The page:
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May 22. 2014 11:53PM

Businessman Otten unveils 'spectacular rebirth' plan for Balsams


Former ski industry executive Les Otten on Thursday announced "the spectacular rebirth" of the Balsams Grand Resort Hotel in Dixville Notch. (FILE)

WEST STEWARTSTOWN – Saying he hoped the project would have $100 million worth of investment by 2016 and continue to grow in phases, former ski industry executive Les Otten on Thursday announced "the spectacular rebirth" of the Balsams Grand Resort Hotel in Dixville Notch.

Otten, who oversaw the growth of the Sunday River ski area in Maine and was a founder and former CEO of the American Skiing Company, is currently leading a development group that includes Dan Dagesse and Dan Hebert.

In 2011, Dagesse and Hebert, who are both from Colebrook and who both worked at the Balsams in their youth, bought the legendary resort -- which includes the historic hotel as well as a golf course and ski area on more than 7,000 acres of land in and around Dixville Notch – for $2.3 million from the Tillotson Corp. of Lexington, Mass. and the Neil Tillotson Trust.

When the men couldn't resurrect the Balsams themselves, they turned to Otten, who on Thursday evening told attendees at the North Country Chamber of Commerce's annual dinner held at The Spa Restaurant's Outback Pub that the new Balsams would be a year-round resort that would attract a world-class clientele.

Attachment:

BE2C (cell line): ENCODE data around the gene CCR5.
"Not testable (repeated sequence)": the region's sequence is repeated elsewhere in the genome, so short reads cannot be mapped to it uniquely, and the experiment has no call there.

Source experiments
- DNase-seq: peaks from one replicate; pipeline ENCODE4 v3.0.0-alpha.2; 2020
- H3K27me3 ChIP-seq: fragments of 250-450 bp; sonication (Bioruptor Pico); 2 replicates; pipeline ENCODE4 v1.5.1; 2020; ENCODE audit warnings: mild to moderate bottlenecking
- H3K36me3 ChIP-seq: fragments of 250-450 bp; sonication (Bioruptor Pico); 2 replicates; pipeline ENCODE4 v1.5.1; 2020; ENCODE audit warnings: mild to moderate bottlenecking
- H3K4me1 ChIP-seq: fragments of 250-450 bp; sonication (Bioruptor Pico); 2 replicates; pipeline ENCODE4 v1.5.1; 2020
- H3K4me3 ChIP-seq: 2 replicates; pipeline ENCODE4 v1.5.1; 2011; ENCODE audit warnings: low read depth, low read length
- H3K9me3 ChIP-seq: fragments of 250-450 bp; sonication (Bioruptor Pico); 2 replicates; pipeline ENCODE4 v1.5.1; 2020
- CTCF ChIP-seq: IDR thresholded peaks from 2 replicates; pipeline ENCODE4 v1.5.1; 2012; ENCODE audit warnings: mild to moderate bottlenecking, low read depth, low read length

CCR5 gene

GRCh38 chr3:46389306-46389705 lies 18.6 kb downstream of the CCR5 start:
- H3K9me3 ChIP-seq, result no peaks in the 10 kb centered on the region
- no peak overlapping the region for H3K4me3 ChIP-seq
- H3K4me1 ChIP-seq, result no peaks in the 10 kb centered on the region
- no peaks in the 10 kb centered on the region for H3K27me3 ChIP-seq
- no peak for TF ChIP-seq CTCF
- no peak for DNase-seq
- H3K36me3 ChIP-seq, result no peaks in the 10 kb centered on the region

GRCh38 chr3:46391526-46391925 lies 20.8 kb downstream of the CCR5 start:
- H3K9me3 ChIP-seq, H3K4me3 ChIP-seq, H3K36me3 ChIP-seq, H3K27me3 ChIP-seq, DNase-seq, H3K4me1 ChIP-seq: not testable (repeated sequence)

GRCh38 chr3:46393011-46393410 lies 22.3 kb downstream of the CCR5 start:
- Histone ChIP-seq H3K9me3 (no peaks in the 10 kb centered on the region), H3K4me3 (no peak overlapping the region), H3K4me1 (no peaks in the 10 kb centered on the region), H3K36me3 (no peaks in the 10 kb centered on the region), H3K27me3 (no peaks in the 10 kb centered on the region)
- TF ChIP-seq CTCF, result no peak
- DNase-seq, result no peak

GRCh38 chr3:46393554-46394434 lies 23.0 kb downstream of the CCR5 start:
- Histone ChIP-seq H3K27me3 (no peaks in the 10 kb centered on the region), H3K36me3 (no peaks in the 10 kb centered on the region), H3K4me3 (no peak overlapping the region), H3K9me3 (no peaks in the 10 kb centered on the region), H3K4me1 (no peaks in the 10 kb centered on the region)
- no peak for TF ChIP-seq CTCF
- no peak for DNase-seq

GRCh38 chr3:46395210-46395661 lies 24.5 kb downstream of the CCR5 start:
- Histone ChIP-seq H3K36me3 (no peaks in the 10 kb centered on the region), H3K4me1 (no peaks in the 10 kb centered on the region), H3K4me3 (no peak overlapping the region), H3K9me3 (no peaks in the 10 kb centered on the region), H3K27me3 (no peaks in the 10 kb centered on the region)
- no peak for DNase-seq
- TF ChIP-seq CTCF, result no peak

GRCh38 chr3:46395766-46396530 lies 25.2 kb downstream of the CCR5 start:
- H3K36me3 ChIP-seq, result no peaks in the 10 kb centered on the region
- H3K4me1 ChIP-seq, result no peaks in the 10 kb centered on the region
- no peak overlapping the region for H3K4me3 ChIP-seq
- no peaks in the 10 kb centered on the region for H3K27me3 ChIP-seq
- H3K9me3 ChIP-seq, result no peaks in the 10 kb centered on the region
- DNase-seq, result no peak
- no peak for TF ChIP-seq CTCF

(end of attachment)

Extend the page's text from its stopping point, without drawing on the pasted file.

Phase 1 of the project would entail renovation of the existing golf course; adding five new lifts at the ski area; building a 400-key hotel; and renovations to the Dix and Hampton houses, said Otten.

He added that the new resort would appeal to "Gen Xers" whom he called the economic drivers at resorts for the next 25 years and who enjoyed a variety of activities, including motorized sports such as snowmobiling and riding ATVs.

The resort would also continue to attract people who wanted the traditional grand hotel experience of superb food and attentive service and skiers who demanded snow and conditions that rivaled the best of the west, said Otten, adding that toward that end, the resort would bring in water for its snow guns from the Androscoggin River.

The Balsams would create a brand that allows locally-grown produce and locally-made crafts to be used sold at the resort and online, said Otten, who noted that the transformation of the Balsams would be the biggest economic development project in Coos County since the Brown Paper Co. opened for business in Berlin in 1866.



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